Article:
Family Time In Ministry
Working in ministry, especially as a youth pastor, is a unique beast. The hours are odd. It’s definitely not a 9:00am – 5:00pm kind of job. There are late nights, early mornings (especially when travelling far away in a church van for a mission trip with a bunch of teenagers), and a bunch of weekends. There are games during dinnertime and crises that pop up, pushing out sleep.
This is one of the joys, and one of the complexities, of ministry. Life doesn’t stop, and neither does ministry. But, just as ministry doesn’t really ever stop, family should not be sacrificed on the altar of ministry. There are certain things we must do as youth pastors, lay leaders, volunteers, etc. in order to first be ministers and spiritual leaders in our homes.
Here are five specific things to remember when considering the pace and challenge of ministry:
1. Guard your family time
There is no substitute for time. Endless debates abound regarding whether quality or quantity time is better, and the answer is going to also depend on what season of life you’re in. I am pretty newly married (just over four years) and have an almost two-year-old daughter. My family doesn’t just need quality time—they also need quantity time. It’s important to take all of this into consideration.
When you are home, do all within your power to be fully present. Finish all your emails at work. Take your time in responding to texts and emails, and even hold off until the next work day if they can wait.
If you don’t guard your family time, no one else will either.
2. Learn to Sabbath well
I recently heard AJ Swoboda talking on a podcast about Sabbath. He mentioned that Sabbath is something written into the fabric of creation, and even atheists need a Sabbath!
If you want to be effective and not burn out, taking a Sabbath is an absolute must. Sometimes this is tied with your day off (see more in the next point). But, sometimes the Sabbath is simply disconnecting at the end of the day. You need to disconnect at times from the demands of the job and take a breather, pursue a hobby, connect with friends and family.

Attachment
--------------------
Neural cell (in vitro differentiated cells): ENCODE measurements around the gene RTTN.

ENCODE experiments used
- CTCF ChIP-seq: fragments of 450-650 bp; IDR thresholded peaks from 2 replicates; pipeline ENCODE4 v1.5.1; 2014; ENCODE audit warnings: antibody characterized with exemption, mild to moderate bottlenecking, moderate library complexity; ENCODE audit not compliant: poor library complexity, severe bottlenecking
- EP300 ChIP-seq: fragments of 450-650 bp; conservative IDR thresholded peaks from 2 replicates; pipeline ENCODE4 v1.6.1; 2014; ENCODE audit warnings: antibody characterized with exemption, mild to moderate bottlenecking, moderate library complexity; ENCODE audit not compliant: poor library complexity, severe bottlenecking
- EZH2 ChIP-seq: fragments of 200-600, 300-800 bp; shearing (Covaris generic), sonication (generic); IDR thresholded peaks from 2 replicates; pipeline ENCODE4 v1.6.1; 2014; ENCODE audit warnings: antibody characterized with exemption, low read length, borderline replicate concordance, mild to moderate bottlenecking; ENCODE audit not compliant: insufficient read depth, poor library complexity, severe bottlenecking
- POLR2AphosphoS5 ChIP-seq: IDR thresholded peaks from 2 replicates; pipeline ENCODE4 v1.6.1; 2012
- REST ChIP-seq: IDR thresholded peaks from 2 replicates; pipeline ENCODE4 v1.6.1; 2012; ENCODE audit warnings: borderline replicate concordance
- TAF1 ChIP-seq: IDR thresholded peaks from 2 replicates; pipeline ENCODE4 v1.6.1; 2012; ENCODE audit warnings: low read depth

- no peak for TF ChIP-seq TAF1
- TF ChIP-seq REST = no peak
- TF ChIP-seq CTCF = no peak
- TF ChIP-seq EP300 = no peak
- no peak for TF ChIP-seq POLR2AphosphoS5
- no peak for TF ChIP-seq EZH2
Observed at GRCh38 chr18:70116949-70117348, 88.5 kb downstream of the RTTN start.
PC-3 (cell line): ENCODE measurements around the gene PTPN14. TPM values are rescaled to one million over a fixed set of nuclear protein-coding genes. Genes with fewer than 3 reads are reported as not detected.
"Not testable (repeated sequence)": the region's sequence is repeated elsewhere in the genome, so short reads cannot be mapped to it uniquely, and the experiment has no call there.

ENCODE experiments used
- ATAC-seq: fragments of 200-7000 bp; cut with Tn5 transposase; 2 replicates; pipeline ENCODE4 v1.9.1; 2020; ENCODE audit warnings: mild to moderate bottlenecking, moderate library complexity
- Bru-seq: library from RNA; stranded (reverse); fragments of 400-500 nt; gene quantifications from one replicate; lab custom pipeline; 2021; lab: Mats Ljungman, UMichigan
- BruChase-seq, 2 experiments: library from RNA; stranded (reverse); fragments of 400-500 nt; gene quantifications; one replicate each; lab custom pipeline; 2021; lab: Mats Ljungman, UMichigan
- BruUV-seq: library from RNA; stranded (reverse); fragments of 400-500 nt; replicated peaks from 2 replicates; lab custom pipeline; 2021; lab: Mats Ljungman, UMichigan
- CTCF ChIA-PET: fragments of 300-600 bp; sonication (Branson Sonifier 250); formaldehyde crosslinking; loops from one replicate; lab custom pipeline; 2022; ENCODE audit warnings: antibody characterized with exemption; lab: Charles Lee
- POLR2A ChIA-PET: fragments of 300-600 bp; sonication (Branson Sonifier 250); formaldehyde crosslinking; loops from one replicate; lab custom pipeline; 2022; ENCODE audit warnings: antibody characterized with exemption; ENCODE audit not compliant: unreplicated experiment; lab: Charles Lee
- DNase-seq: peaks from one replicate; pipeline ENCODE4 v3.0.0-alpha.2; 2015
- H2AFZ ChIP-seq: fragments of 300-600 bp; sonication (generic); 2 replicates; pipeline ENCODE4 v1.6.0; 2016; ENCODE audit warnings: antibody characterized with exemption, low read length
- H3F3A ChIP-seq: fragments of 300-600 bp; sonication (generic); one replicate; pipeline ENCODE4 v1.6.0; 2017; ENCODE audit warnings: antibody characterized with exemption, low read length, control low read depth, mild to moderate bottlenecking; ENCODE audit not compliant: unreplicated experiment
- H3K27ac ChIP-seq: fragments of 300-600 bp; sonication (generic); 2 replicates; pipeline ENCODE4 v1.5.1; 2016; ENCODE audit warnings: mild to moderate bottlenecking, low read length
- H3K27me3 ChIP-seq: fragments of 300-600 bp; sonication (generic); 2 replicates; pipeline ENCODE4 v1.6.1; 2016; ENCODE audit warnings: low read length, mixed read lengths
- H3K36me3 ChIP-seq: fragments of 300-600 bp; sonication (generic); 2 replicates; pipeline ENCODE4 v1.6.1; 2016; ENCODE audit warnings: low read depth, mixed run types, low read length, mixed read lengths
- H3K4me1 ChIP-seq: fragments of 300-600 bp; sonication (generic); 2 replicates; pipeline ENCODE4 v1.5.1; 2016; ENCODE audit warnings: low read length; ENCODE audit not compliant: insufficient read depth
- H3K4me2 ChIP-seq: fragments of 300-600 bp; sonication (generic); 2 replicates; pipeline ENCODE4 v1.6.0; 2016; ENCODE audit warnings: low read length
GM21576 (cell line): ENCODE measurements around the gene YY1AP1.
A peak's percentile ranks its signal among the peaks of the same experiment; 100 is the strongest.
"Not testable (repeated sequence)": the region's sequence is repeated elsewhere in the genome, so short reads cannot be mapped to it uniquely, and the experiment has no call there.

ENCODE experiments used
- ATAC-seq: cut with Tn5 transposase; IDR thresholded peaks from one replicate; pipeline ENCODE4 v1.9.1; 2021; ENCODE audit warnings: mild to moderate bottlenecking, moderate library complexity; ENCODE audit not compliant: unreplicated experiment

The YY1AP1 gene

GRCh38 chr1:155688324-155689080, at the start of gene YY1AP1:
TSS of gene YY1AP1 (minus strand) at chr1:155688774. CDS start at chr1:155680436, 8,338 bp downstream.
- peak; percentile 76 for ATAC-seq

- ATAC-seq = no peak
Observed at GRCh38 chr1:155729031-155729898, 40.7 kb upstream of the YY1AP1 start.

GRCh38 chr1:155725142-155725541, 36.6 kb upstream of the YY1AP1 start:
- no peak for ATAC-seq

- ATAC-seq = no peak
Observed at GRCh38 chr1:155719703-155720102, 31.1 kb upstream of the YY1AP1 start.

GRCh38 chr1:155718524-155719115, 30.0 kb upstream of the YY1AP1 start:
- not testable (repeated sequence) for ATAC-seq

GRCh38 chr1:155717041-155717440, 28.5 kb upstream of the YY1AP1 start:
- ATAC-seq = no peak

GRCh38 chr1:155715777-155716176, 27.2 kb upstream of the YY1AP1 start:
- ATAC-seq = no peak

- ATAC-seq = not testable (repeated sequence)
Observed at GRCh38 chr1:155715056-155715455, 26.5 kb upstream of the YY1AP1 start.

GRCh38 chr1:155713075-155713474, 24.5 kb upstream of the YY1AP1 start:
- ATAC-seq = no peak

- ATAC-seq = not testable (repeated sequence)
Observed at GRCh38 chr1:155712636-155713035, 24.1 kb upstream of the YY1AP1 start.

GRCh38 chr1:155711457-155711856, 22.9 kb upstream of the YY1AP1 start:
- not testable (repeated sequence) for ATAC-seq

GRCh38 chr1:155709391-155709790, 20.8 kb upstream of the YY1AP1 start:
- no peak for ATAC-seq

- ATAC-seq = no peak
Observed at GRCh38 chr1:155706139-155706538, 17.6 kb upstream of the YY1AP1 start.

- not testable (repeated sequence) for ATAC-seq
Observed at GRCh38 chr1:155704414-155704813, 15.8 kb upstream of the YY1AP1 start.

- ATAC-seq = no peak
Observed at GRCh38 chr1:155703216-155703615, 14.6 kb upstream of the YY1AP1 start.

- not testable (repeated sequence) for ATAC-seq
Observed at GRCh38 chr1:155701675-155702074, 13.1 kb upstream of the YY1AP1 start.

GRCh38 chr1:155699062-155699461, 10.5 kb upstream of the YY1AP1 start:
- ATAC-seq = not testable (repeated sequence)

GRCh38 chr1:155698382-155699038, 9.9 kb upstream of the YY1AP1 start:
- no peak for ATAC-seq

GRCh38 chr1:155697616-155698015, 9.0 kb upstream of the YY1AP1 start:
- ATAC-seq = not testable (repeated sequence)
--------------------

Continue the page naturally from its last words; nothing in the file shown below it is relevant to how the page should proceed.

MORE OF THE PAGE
3. Religiously take your day off and spend it with your family
This is one thing to be legalistic about. Don’t apologize for taking a day off, and do whatever you can to not compromise this day. There are times when it may have to switch around a bit, and one day may need to be exchanged for the other. Again, seasons of life and ministry will mean different things for this day off, when it is, and what it looks like. But, one thing that must happen: you must take it!
When you take this day off, use it for what it should be used for: resting and connecting. Use this time to Sabbath from your work and connect with your spouse or children or friends. Use this time off to get away and connect with the Lord in a new, refreshing way that you’re not always able to do.
Whatever you do on this day, make sure you take one each week.
4. Go on vacation
This can be hard, especially depending on the ministry context you’re in. When I first started out, I had a very hard time being away. I felt like no one else could quite do things right, and I felt like things just didn’t go well when I was gone. As I had been there longer, I felt more and more comfortable being gone because I trusted our leaders and volunteers. They had been trained and shaped and understood more of what we did and why we did it.
Take a vacation! Things can’t derail too much in just one or two weeks. Take the time you’re allotted, and make the most of it. Don’t bring your phone or computer, or at least turn them off and disconnect from your email. Be fully present.
5. Include your family in your ministry, according to their gifting
This has been a really cool one for my wife and I. She has been a small group leader for as long as I’ve been in ministry. We’ve been able to go to many games, performances, plays, musicals, and do life with students together. This has been great for us to stay connected and also be unified in ministry together.
The one warning is this: don’t force a spouse or child to be involved if it is not something they are gifted in. This could have the opposite effect and push them away from the ministry and church. Allow even for them to be uninvolved, if necessary. Each family and child is different. Play to their strengths.
If you missed the pattern, one of the most important things to remember when protecting your family from the constant connection of ministry is to be fully present when you are with them. Wherever you are, practice the art of being fully present and giving your all. It will make a big difference.
USED WITH PERMISSION FROM BEN MARSHALL
Disclaimer: The views and opinions expressed in the YS Blog are those of the authors and do not necessarily reflect the opinion or position of YS.